But, it is essential to note that equivalence partitioning alone is not a strategy. Different testing techniques, such as combinatorial testing and boundary value analysis, can be used in conjunction with equivalence partitioning to achieve exhaustive testing.

You can also automate your formal test process by choosing BrowserStack, which can minimize time and effort. Access the robust testing infrastructure to ease your browser and app tests. 

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Exhaustive Testing vs Exploratory Testing 

Here’s a comparison between Exhaustive Testing and Exploratory Testing:

CriteriaExhaustive TestingExploratory Testing
Test CoverageTests every possible input scenario and combination.It focuses on testing zones where flaws are most likely to be found.
Test EffectivenessHighly effective in finding defectsEffective in detecting defects, but less inclusive than Exhaustive Test
Time and CostExpensive & Time-consuming and It requires small resources and is less expensive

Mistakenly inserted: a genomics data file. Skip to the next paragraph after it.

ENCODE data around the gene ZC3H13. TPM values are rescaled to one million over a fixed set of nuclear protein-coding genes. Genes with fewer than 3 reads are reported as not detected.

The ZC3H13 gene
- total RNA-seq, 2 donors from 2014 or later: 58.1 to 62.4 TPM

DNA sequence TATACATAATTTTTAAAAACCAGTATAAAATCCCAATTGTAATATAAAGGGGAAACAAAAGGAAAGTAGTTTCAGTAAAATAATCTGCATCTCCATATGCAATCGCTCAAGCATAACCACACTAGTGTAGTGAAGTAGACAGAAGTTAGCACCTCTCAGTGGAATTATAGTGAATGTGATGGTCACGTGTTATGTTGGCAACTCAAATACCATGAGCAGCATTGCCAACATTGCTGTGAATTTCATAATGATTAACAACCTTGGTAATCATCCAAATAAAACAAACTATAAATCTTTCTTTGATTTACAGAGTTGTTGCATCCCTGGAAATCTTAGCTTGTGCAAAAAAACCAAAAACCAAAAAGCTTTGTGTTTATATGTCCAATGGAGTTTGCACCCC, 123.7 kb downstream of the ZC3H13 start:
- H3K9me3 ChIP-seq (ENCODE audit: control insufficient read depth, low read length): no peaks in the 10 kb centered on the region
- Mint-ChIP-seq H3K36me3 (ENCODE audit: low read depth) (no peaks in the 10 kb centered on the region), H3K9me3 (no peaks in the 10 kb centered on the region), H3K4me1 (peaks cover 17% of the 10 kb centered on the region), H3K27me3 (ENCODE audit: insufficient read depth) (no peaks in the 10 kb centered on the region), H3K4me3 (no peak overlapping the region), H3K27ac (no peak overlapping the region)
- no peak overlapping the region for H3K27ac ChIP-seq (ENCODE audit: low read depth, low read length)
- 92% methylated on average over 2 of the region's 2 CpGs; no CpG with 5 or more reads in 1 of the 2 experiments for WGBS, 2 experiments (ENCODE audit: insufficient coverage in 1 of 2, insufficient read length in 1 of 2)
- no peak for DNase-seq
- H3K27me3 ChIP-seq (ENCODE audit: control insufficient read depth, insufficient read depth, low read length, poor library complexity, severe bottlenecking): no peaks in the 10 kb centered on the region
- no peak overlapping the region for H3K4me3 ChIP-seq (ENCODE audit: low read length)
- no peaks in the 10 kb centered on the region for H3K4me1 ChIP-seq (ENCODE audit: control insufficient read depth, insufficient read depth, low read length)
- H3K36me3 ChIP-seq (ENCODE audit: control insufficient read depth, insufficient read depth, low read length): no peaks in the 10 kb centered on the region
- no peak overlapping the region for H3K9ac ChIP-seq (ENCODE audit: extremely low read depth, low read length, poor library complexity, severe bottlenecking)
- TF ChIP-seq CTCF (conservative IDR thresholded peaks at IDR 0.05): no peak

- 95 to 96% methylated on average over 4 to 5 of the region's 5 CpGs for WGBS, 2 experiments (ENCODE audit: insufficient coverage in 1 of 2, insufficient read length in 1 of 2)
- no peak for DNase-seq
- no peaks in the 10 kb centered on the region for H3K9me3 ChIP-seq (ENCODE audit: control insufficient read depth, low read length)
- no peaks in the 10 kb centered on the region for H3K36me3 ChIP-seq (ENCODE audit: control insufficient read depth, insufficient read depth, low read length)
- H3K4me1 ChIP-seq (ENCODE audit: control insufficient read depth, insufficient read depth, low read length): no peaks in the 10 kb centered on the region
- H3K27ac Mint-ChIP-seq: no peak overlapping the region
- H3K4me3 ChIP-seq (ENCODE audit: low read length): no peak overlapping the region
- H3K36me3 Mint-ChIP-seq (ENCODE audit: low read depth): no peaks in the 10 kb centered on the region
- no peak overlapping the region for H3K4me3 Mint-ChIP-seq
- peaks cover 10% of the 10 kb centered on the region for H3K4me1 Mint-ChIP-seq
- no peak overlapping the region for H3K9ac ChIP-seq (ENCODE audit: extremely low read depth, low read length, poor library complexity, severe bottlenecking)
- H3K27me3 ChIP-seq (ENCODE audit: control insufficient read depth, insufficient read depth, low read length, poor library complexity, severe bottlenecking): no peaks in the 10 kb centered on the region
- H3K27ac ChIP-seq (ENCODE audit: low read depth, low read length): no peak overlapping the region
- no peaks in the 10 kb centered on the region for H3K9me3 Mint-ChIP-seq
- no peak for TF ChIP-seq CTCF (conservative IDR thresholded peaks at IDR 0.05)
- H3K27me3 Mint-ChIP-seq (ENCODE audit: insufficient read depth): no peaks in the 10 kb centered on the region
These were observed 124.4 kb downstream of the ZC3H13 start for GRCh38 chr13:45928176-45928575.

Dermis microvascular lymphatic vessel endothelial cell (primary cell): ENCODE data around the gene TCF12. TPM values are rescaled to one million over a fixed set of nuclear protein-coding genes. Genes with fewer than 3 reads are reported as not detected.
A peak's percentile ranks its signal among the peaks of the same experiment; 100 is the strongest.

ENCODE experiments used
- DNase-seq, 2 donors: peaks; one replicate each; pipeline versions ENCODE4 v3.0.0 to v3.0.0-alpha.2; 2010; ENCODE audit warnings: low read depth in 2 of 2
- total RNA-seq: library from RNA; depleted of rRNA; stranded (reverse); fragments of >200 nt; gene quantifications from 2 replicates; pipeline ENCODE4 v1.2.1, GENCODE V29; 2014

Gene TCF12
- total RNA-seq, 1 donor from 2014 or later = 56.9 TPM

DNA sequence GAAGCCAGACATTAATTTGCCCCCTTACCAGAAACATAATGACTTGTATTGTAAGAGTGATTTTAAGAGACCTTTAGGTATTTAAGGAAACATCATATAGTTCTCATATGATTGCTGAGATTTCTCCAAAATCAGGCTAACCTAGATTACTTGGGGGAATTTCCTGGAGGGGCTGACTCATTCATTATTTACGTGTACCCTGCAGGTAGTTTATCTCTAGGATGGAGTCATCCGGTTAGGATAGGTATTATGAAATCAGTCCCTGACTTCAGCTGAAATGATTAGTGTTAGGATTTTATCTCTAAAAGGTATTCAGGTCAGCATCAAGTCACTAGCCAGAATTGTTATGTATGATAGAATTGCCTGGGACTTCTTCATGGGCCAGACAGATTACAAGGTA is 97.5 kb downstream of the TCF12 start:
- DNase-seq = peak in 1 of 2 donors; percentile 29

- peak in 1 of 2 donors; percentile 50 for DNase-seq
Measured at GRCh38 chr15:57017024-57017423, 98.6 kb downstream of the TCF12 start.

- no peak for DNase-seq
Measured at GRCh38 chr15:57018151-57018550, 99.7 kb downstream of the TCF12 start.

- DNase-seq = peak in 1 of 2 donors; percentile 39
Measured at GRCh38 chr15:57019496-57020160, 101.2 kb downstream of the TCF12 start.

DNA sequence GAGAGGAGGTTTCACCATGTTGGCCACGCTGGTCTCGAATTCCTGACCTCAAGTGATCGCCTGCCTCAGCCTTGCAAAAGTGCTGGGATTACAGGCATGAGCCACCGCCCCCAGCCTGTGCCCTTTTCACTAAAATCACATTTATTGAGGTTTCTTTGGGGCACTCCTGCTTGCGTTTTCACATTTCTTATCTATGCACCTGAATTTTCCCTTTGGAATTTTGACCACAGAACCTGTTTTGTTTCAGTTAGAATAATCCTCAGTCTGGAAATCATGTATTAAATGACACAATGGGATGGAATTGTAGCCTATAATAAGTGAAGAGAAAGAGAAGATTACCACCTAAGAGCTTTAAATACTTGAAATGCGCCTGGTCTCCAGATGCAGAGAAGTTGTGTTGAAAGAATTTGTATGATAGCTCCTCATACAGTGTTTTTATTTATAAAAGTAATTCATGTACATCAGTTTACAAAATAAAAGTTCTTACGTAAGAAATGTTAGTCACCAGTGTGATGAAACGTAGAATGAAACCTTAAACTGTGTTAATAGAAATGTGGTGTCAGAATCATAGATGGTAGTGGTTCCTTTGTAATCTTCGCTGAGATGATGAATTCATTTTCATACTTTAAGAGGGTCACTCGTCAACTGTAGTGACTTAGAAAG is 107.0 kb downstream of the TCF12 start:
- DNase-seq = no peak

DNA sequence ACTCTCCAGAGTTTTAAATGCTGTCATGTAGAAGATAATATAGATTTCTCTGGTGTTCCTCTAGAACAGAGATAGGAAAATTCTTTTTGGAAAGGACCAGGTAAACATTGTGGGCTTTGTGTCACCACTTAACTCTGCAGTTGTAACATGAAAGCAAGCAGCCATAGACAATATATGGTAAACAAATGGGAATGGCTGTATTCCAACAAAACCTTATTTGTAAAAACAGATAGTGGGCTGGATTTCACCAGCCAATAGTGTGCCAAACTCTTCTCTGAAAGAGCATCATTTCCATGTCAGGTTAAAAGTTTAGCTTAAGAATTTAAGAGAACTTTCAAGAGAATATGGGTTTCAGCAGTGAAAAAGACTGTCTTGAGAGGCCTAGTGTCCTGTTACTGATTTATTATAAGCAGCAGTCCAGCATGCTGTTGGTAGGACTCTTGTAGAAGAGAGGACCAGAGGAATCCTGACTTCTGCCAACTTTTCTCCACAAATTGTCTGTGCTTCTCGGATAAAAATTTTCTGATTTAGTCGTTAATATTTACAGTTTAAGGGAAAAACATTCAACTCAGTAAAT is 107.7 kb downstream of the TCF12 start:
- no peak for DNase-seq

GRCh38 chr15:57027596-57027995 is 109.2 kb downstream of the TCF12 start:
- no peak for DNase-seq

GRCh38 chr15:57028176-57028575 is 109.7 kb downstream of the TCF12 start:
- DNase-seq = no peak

Real-world scenariosMight not cover all real-world scenariosMay cover real-world scenarios 
SuitabilityAppropriate for small input domainsAppropriate for intricate systems and large input domains
AutomationNot easily automatedCan be partly automated
Risk ReductionHighest risk reductionModerate risk reduction

Exhaustive Testing vs Ad-hoc Testing 

Here’s a comparison between Exhaustive Testing and Ad-hoc Testing:

CriteriaExhaustive TestingAd Hoc Testing
Test CoverageExhaustive Testing, you learn & test the software at the same time.Ad Hoc Testing implies learning the software in advance before its testing.
Documentation To assure the quality it’s essential to document the detail of the testing.Documentation is not a basic need of this form of testing.
Real-world scenariosMight not cover all real-world scenariosMight cover some real-world scenarios based on the engineer’s intuition
SuitabilityAppropriate for small input domainsAppropriate for rapid testing, exploratory testing, or complementing other testing approaches

In a Nutshell,

While Exhaustive Testing is a comprehensive approach, it may not always be suitable or practical for big input domains or complicated systems. In such cases, other testing strategies such as Exploratory, Ad-hoc, and Random Testing can be used in conjunction.

Ultimately, a well-planned and executed testing strategy, a pristine platform like Browserstack, and a blend of different testing techniques, can help guarantee that software is of superior quality and meets the required standards.